Jersey, British Virgin Islands and Cayman Islands among possible targets for economic sanctions after being included on low corporation tax scorecard.
Eight British overseas territories and crown dependencies, including Jersey, the British Virgin Islands and Cayman Islands, could face EU economic sanctions after Brussels identified them as having low or no corporation tax.
Experts have published a scorecard showing red flag warnings set against a list of the 81 countries that may attract companies or individuals seeking to avoid or evade European taxes.
The scorecard will be discussed among member states before a shortlist of countries is selected for further screening and whittled down to a definitive EU list of tax and secrecy havens, to be published at the end of next year.
In the meantime, discussions are under way as to sanctions that the EU could impose on countries included in the final list. Options being discussed include the introduction of additional taxes, known as “withholding taxes”, or the removal of tax deductions.
In a paper published in January, the commission said: “This would make it much less attractive for companies to invest or do business in these jurisdictions.”
Several countries apply such defensive measures to protect their tax base from tax havens. But Brussels hopes that the prospect of a coordinated move by EU member states would send a strong signal of Europe’s determination to address tax avoidance and evasion.
Of the 10 jurisdictions flagged on the scorecard for their low tax rate, eight are British overseas territories or crown dependencies: Anguilla, Bermuda, the British Virgin Islands, Cayman Islands, Guernsey, Isle of Man, Jersey and the Turks and Caicos Islands.
The UK’s ability to influence discussions about which jurisdictions make it on to the final tax haven list will be limited following the Brexit vote. Britain has previously fought hard to protect the interests of crown dependencies and overseas territories in Brussels.
As well as red flagging countries with low tax rates, the European commission scorecard highlights 57 jurisdictions, including Hong Kong, Panama and Qatar, over concerns about low levels of financial transparency. There are 51 countries, including Barbados, Mauritius and Curacao, flagged for using “preferential” tax regimes to attract investment.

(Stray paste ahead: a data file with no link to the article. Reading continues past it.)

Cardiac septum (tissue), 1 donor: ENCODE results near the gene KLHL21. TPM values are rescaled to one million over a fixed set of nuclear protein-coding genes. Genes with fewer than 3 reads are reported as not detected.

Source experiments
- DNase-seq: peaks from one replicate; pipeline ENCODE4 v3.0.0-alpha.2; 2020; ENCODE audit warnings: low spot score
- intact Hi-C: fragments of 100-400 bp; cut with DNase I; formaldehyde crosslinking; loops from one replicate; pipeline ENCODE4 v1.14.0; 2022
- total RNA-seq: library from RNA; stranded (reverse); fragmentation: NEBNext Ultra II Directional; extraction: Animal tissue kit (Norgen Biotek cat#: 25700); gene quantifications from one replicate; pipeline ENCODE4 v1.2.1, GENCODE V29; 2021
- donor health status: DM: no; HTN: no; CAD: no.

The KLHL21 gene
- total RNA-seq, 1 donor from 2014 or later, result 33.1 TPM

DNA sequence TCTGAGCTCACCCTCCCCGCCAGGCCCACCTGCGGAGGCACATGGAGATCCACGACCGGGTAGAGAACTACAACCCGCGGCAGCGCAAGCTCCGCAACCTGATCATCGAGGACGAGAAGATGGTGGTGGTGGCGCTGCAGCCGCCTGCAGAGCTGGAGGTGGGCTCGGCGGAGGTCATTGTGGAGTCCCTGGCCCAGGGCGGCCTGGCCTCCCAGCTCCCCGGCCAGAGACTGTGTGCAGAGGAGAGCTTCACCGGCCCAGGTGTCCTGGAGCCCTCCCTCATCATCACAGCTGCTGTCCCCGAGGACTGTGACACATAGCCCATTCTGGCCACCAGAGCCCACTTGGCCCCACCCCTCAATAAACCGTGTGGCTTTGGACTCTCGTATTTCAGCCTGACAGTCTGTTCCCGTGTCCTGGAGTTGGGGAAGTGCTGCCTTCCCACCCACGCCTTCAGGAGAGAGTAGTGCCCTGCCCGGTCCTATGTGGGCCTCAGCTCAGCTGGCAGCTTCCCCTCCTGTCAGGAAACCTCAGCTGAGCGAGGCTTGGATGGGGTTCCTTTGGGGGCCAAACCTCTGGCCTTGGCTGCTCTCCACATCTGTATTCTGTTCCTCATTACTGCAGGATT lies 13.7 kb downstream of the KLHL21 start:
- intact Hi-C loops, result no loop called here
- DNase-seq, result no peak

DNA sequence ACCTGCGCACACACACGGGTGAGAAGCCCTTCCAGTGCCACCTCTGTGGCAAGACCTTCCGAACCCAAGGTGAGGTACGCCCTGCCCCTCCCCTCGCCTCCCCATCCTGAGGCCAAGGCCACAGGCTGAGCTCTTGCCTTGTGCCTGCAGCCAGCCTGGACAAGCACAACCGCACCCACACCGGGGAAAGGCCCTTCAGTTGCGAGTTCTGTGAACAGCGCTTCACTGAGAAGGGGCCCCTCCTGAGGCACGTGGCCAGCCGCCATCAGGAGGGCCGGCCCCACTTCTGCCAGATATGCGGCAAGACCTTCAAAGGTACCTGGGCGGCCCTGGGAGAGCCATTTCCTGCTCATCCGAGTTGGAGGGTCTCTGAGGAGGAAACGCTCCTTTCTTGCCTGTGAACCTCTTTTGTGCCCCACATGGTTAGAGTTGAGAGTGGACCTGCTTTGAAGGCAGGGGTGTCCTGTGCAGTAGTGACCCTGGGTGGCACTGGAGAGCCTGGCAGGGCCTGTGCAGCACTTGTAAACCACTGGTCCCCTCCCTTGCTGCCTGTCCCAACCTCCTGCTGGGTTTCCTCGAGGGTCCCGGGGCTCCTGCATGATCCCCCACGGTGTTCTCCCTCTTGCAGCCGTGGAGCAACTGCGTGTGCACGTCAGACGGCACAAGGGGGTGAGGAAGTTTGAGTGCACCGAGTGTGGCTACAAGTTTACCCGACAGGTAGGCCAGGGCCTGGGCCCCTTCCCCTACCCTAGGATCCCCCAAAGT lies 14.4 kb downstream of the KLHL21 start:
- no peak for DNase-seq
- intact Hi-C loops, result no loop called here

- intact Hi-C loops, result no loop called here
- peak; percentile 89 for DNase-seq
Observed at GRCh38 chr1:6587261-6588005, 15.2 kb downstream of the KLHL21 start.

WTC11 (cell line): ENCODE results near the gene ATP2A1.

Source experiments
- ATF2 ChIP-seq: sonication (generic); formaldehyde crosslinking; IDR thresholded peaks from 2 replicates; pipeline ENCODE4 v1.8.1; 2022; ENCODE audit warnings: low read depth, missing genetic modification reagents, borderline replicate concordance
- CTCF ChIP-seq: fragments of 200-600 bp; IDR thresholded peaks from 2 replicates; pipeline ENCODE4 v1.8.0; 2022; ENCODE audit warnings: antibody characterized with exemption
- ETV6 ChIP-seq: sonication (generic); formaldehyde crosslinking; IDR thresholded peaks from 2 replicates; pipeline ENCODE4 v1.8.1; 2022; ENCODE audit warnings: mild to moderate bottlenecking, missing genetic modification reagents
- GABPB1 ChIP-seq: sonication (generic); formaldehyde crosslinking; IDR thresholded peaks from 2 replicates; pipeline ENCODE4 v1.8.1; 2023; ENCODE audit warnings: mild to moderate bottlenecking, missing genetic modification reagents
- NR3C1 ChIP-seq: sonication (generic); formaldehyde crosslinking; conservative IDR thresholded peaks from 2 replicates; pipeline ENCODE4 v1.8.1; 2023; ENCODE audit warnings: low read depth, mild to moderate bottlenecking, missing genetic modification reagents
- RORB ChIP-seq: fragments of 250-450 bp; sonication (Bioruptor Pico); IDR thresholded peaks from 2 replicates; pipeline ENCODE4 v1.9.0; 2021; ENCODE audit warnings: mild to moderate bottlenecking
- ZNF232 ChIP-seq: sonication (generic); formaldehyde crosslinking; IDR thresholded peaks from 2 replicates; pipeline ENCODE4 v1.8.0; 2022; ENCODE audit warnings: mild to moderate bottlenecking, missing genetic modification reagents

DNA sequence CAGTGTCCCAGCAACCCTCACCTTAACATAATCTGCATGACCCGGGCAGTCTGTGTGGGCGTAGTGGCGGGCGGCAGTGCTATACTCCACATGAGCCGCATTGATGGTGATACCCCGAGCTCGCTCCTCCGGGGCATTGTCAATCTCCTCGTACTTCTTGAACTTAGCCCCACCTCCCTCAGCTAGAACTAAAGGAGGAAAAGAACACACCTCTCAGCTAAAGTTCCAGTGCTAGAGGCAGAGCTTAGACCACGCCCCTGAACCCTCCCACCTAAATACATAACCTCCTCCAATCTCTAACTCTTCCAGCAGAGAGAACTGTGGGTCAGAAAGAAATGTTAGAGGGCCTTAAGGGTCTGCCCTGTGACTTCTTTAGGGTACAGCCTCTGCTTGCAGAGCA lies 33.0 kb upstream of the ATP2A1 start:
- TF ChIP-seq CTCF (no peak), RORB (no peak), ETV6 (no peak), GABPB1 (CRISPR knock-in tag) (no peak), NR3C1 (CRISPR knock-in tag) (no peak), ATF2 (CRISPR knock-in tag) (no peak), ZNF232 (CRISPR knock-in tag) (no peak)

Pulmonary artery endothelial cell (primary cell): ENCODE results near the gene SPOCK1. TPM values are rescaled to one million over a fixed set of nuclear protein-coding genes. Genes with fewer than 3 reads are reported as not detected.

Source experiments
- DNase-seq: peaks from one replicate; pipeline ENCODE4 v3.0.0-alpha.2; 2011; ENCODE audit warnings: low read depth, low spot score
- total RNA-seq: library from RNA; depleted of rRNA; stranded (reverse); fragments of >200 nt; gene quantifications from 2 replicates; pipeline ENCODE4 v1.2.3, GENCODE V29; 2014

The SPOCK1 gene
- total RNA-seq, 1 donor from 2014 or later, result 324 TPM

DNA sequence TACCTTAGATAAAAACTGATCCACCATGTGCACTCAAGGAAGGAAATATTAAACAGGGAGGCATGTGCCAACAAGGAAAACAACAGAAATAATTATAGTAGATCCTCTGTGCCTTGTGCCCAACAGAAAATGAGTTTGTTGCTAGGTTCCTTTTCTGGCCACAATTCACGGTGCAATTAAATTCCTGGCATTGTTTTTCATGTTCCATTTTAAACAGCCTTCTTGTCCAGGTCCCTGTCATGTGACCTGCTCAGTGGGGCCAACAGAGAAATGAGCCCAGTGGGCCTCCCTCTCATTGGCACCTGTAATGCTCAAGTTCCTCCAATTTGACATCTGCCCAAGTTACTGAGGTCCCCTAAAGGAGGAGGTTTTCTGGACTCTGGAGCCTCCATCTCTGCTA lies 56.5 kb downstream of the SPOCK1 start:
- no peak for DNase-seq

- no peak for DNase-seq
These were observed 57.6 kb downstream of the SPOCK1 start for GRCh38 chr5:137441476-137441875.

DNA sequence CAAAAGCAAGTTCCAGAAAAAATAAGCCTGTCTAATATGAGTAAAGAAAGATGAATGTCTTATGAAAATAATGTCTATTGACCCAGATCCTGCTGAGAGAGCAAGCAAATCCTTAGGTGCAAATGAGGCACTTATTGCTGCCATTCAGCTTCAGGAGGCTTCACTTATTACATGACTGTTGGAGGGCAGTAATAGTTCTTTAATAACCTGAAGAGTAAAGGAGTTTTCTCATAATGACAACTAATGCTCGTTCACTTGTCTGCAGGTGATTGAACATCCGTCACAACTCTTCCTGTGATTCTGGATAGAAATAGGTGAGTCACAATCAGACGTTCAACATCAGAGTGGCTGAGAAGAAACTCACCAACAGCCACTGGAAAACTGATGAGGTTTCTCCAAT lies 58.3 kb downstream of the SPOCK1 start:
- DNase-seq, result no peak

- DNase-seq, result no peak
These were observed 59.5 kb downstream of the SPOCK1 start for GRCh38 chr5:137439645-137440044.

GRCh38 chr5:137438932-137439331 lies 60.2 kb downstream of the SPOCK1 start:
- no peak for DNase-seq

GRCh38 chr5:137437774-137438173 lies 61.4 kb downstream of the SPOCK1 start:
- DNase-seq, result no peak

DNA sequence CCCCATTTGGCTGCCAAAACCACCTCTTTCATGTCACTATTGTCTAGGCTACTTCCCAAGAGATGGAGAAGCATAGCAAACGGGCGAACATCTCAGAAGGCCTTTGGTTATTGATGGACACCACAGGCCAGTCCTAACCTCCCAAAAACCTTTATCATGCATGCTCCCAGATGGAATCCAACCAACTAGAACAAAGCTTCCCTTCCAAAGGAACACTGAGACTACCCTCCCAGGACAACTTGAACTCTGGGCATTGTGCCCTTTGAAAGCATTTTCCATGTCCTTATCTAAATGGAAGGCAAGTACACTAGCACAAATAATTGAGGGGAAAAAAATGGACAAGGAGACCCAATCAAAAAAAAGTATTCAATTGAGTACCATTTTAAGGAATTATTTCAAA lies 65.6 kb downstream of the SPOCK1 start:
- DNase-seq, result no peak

Pierre Moscovici, the European commissioner for economic and financial affairs, said: “The EU takes its international tax good governance commitments seriously. It is reasonable for us to expect the same from our international partners. We want to have fair and open discussions with our partners on tax issues that concern us all in the global community. The EU list will be our tool to deal with third countries that refuse to play fair.”
Gibraltar, Niue and Vanuatu are among several jurisdictions that do not appear on the EU scorecard, but they are nevertheless thought likely to feature in discussions among member states and may appear on the final list of tax havens.
No member states, however, will feature on the list, despite countries such as Ireland, Luxembourg and the Netherlands being well known for aggressive tax structures.
Instead, Moscovici wants to reform behaviour inside the EU by adopting a more coordinated approach to how member states tax multinationals.
These plans, known as the common consolidated corporate tax base, have met with fierce resistance, including from Ireland and the UK. Last year, the Treasury minister, David Gauke said: “The CCCTB has been around a very long time. It is a proposal still looking for a justification.”
Supporters of the policy hope that Britain’s eventual exit from the EU will remove an obstacle to what would be a major tax policy reform.